Here it is worth mentioning that the refrigeration unit is not required to operate during the test to verify the thermal efficiency (K value). For a type approval, the capacity of the refrigeration unit must be at least 1.75 times the heat leakage at which the vehicle will operate. It is acceptable that the cooling capacity of the unit be certified by a recognised independent authority.

After the teething problems with the first test it was mooted to redraft SANS 1744 and to split into two standards to accommodate pull down tests which can be performed off the site of the SABS chamber.

The standard was redrafted and has since remained in draft form.

Sadly, the outcome of all the debate and different views has resulted in a very low utilisation of the chamber. A total of 11 tests since May 2017 have been done and of these eight were on in-use vehicles.

Test003Refrigerated vehicles in Europe are plated to indicate thermal rating, for example FRAX – mechanical refrigeration with heavy insulation (k < 0.4) operating temperature 0 to12°C and the refrigeration compressor is driven by engine of vehicle. Certification expires in May 2019 (05-2019).
Image credit: John Ackermann

Latest update

At a meeting held in November 2018, the drafting committee and SABS accepted that SANS 1744 would remain unchanged and the SABS would be prepared to undertake parts of the test in accordance with the requirements of the client, for example, only a k valve test, or just a pulldown test or naturally a complete type approval.

No matter which test was done, the technical detail and method of testing will strictly adhere to SANS 1744.

It was also accepted that mechanically refrigerated vehicles could be sent for testing with a plug of similar heat leakage to that of a refrigeration unit in the aperture for the unit. Alternatively, a ‘dummy’ used unit supplied by industry could be fitted at the SABS for the test.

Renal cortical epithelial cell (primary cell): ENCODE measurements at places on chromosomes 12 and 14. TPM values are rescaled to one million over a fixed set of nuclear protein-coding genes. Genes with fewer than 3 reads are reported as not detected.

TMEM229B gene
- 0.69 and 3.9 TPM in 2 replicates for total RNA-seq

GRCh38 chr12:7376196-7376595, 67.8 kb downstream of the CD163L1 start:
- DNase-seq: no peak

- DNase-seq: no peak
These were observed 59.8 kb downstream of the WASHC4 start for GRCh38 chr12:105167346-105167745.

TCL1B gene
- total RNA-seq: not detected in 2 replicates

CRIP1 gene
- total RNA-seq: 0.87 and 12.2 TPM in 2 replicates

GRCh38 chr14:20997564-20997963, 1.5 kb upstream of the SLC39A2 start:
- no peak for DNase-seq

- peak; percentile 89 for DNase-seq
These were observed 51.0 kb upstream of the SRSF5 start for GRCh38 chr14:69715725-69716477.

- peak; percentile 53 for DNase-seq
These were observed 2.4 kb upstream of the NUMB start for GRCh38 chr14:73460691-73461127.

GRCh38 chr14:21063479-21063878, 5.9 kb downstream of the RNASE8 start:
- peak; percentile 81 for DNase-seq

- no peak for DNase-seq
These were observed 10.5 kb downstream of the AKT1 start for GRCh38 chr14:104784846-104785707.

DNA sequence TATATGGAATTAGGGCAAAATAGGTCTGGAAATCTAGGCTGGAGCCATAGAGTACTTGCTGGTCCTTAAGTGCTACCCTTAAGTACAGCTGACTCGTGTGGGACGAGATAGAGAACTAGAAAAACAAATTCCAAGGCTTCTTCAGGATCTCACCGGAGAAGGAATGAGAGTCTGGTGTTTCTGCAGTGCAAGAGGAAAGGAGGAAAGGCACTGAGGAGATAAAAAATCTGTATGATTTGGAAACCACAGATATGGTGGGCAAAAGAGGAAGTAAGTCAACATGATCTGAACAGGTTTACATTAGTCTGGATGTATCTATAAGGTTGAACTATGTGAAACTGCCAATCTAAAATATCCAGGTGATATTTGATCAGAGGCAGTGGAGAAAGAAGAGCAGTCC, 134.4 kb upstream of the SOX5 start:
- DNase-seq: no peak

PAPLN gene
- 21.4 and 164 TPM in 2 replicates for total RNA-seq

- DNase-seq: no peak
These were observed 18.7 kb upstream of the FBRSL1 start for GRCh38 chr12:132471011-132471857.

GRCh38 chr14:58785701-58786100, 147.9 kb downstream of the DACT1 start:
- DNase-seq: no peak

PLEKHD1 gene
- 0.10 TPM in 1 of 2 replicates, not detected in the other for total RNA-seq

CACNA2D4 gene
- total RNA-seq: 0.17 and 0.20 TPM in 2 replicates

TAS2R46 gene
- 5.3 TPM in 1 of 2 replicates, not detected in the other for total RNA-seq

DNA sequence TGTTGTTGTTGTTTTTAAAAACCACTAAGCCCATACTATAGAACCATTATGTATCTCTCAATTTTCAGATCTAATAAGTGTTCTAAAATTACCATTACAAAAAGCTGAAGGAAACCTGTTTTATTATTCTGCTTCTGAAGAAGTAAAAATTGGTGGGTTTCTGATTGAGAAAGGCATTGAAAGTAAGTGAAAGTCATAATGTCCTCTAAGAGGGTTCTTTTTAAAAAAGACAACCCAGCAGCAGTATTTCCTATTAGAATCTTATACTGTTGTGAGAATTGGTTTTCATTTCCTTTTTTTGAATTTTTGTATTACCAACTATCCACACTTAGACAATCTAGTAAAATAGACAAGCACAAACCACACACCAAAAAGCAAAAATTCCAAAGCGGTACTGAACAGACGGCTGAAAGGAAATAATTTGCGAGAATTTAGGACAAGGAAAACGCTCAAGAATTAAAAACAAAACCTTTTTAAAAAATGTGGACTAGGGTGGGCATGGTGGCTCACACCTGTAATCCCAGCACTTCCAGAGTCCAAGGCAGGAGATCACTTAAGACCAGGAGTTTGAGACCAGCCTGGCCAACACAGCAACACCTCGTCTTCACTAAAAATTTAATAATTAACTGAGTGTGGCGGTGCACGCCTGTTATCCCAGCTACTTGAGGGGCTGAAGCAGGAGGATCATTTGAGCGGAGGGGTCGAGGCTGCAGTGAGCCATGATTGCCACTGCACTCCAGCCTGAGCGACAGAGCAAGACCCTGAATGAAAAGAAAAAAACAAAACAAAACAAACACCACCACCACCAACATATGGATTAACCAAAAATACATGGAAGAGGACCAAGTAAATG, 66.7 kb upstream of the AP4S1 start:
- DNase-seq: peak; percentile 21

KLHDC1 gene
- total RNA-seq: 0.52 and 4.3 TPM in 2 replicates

The test chamber is an asset for South Africa’s body builders to verify that their products match international standards and they should be keen to have their products tested. All too often, local body builders claim that their products match European standards. Testing in the SABS chamber certainly aims to dispel any doubts.

Operators who are committed to food safety standards, fuel usage and global warming, will also want to have their in-service vehicles tested to gauge when it becomes uneconomical to operated aged vehicles.

The outcome of the November 2018 discussions paved the way towards a beneficial utilisation of the chamber and a way to forge a close partnership between the SABS and industry role players.

Unless there is a willingness for both industry and the SABS to foster a partnership, the chamber may become defunct.

If South Africa is to adopt international food safety standards, it should be a strict requirement of operators (supermarket groups, food processors, cold chain distributors, refrigerated logistics operators) that at least all new refrigerated trailers be subjected to a thermal test or type approval in the SABS chamber. There is no need to wait for legislation, surely the industry still has leaders who are willing to set the pace?